Trustee’s Complaint asserts Larry and Christopher were overpaid principal on the loans to Genesis at the time of the July 2010 transfers. [17] Christopher and Larry have shown no cause to grant judgment in their favor at this early stage as to any alleged overpayments of principal. The record supports a finding of overpayment of principal, or at the very least a genuine dispute of material fact, and the next step is for the Court to weigh the evidence to determine if the transfers were “voluntary” and made without valuable consideration.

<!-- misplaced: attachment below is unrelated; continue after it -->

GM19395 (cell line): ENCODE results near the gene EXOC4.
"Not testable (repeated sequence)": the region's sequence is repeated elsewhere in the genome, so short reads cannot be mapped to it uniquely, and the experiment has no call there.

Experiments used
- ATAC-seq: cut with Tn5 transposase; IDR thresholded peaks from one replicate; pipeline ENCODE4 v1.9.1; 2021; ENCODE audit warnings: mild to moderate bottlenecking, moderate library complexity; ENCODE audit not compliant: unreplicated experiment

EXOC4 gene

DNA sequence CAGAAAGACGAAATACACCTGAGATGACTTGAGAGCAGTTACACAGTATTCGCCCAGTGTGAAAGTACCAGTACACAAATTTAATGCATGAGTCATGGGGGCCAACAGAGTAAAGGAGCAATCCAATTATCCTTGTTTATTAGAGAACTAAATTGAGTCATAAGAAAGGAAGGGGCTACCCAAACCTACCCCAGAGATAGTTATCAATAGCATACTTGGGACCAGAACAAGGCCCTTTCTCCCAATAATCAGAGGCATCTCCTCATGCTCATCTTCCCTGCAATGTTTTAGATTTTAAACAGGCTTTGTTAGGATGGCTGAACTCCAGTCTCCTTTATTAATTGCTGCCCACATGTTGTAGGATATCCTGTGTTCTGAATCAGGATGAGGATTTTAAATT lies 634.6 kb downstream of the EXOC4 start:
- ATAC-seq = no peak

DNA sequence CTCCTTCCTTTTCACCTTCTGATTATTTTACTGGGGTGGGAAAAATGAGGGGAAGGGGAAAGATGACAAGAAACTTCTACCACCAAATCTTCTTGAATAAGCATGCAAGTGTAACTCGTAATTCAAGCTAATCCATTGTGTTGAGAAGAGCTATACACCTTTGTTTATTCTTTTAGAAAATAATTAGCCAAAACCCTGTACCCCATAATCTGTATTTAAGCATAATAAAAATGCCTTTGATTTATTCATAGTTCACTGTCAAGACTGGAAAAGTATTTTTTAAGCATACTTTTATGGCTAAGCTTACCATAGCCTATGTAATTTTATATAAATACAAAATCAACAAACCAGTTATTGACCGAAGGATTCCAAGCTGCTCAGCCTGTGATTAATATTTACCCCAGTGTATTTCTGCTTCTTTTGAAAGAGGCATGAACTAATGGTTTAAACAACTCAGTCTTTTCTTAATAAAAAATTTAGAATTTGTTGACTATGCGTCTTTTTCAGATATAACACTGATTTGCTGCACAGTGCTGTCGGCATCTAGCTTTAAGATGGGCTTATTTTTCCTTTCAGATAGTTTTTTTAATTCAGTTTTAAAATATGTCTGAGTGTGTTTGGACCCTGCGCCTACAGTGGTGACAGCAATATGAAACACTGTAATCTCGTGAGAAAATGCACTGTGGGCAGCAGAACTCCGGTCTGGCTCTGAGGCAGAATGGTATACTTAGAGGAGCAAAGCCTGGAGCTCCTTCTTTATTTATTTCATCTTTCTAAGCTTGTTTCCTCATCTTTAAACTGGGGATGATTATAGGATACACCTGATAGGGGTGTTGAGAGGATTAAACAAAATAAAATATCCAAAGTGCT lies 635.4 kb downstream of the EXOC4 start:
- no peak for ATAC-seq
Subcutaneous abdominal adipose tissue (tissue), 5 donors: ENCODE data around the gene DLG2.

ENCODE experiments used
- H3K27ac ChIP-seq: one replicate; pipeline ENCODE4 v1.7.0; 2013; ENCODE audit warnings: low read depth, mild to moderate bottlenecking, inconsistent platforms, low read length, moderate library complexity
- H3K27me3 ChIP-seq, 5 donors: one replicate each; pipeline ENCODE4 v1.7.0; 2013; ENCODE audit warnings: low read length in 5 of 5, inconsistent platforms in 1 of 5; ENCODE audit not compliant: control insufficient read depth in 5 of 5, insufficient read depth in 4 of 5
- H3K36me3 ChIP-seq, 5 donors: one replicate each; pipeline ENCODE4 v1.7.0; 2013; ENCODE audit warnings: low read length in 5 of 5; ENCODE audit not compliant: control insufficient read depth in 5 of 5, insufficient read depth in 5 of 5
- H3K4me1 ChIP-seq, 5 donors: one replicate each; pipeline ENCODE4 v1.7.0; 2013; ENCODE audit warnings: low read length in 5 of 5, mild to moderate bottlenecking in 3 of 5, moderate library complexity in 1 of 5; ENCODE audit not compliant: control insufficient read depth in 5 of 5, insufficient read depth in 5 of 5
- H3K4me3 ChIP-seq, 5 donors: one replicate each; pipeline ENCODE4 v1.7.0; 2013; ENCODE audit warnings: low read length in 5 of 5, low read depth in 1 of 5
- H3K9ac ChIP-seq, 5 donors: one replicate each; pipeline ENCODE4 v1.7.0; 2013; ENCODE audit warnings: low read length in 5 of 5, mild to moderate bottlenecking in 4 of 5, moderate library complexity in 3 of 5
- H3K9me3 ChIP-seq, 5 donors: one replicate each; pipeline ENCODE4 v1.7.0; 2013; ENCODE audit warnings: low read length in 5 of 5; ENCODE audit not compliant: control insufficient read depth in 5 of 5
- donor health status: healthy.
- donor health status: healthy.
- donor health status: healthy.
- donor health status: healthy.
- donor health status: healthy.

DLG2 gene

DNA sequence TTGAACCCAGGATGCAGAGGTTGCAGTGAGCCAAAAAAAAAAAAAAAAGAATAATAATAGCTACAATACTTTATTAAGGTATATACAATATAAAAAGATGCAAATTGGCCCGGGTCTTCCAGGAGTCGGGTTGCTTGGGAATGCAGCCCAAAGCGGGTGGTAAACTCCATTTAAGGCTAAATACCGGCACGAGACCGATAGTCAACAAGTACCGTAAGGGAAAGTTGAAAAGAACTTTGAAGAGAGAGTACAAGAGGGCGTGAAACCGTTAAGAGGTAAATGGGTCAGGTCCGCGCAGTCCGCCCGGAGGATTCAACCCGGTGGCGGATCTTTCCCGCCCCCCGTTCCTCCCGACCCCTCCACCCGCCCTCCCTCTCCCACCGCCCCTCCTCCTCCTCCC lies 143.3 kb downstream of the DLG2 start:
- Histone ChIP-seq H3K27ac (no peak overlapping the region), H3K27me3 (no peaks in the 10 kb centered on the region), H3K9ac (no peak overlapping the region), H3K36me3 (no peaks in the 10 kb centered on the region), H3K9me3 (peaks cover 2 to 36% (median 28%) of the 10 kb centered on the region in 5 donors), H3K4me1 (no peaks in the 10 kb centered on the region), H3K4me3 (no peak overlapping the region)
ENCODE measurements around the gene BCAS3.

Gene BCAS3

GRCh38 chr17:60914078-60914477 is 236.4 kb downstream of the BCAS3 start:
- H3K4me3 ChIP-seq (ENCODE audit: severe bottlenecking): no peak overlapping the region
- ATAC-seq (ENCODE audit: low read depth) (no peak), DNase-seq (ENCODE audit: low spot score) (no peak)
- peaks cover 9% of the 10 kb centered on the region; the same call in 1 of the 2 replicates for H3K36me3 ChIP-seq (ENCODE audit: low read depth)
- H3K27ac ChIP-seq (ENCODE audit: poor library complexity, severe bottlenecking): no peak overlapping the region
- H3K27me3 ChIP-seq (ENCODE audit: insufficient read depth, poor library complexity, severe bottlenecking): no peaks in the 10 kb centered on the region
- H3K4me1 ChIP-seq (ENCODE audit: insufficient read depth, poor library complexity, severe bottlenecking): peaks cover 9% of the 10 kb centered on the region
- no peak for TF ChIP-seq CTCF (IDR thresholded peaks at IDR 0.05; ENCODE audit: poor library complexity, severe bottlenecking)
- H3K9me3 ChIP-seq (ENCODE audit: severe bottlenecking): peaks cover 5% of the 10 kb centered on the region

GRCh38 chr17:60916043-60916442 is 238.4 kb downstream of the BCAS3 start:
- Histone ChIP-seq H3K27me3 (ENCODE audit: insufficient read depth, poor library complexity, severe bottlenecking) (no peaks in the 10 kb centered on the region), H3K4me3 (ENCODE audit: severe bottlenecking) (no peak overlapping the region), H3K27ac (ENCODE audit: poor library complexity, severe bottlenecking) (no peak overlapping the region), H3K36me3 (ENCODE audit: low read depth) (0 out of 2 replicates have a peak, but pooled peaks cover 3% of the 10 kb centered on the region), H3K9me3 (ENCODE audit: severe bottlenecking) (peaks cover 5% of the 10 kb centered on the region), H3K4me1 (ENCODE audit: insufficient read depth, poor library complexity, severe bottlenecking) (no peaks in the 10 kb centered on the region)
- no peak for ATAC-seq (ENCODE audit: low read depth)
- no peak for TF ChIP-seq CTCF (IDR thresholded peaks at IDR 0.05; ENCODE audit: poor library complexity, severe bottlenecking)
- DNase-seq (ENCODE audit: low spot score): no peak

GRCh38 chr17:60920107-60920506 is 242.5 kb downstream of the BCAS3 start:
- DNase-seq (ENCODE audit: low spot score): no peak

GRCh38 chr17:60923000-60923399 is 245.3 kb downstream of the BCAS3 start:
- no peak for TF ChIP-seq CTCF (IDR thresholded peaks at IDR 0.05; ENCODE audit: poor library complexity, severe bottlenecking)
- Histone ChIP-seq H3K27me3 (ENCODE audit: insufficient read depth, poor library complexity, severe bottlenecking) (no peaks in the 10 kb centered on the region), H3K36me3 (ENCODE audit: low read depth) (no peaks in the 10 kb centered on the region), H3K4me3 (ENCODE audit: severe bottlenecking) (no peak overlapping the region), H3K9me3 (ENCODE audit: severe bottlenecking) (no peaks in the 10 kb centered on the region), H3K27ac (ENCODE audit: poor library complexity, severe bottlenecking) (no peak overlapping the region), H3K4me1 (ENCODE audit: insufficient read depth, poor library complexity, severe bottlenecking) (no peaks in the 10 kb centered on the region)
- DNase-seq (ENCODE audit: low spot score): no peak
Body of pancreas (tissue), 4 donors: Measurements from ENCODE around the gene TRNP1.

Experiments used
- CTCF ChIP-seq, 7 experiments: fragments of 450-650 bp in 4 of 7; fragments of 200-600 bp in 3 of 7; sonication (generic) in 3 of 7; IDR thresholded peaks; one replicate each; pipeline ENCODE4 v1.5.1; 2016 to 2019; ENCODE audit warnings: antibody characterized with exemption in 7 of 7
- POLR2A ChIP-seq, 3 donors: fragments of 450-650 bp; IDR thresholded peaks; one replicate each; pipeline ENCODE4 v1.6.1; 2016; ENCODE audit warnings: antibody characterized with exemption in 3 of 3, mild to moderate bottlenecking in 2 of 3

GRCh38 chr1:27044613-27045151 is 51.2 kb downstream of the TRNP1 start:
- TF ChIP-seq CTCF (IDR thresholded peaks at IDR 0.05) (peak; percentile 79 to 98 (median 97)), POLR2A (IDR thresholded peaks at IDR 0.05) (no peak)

However, the Court notes that Larry and Christopher contend they were not overpaid principal because they continued to loan money to Genesis after the July 2010 transfers and those loans were never repaid. Accordingly, they claim any overpayment of principal owed would be offset by their subsequent loans to Genesis. This theory offers no effective defense to any overpayment of principal. See In re Singh, 434 B.R. 298, 308 (Bankr. E.D.N.Y. 2010) (Chapter 7 trustee sought to avoid the transfer of proceeds from the sale of real property to the defendant as a preferential or fraudulent transfer pursuant to §§ 547 and 548 and the court rejected the defendant’s argument that even if the transfer was avoided as a fraudulent conveyance it should be setoff by subsequent loans he made to the debtor); see also In re Acequia, Inc., 34 F.3d 800, 817 (9th Cir. 1994) (noting that “setoffs . . . do not apply to actions by the Trustee to recover fraudulent transfers”); Bustamante v. Johnson (In re McConnell), 934 F.2d 662, 667 (5th Cir. 1991) (“Section 553(a) setoffs . . . do not apply to actions by the Trustee to recover fraudulent transfers: `It would defeat the purpose of the Bankruptcy Act’s provisions relating to fraudulent transfers to allow creditors to offset the value of the property thus transferred to them by the amount of their unsecured claim against the debtor.'” (quoting Mack v. Newton, 737 F.2d 1343, 1366 (5th Cir. 1984) )); In re Brooke Corp., 485 B.R. 650, 664 (Bankr. D. Kan. 2013) (recognizing that “[c]ourts generally hold that a prepetition claim against the debtor may not be set off against a trustee’s preferential transfer or fraudulent transfer claim” and granting chapter 7 trustee’s motion to dismiss defendant’s counterclaim for setoff to be applied to any funds recovered under trustee’s action for fraudulent conveyance pursuant to § 544 and state law (internal citations omitted)); In re JSL Chem. Corp., 424 B.R. 573, 583 (Bankr. S.D. Fla. 2010) (finding that a creditor may not defend against a preference action by asserting a right to setoff against the preference amount because allowing this would defeat the purpose of the Code’s preference provisions); In re Vaughan Co., C/A No. 10-10759, 2014 WL 1347481, at *4 (Bankr. D.N.M. Apr. 4, 2014) (“a fraudulent transfer claim cannot be offset against a general unsecured claim against the debtor”); 4 NORTON BANKR. L. & PRAC. 3d § 73:4 (“Defendants have from time to time argued that fraudulent transfer (or preference) liability should be reduced by a prepetition claim. The courts have mostly uniformly rejected that effort.” (citing various cases)). [18] Therefore, Larry and Christopher’s Motions must be denied as to any alleged overpayment of principal.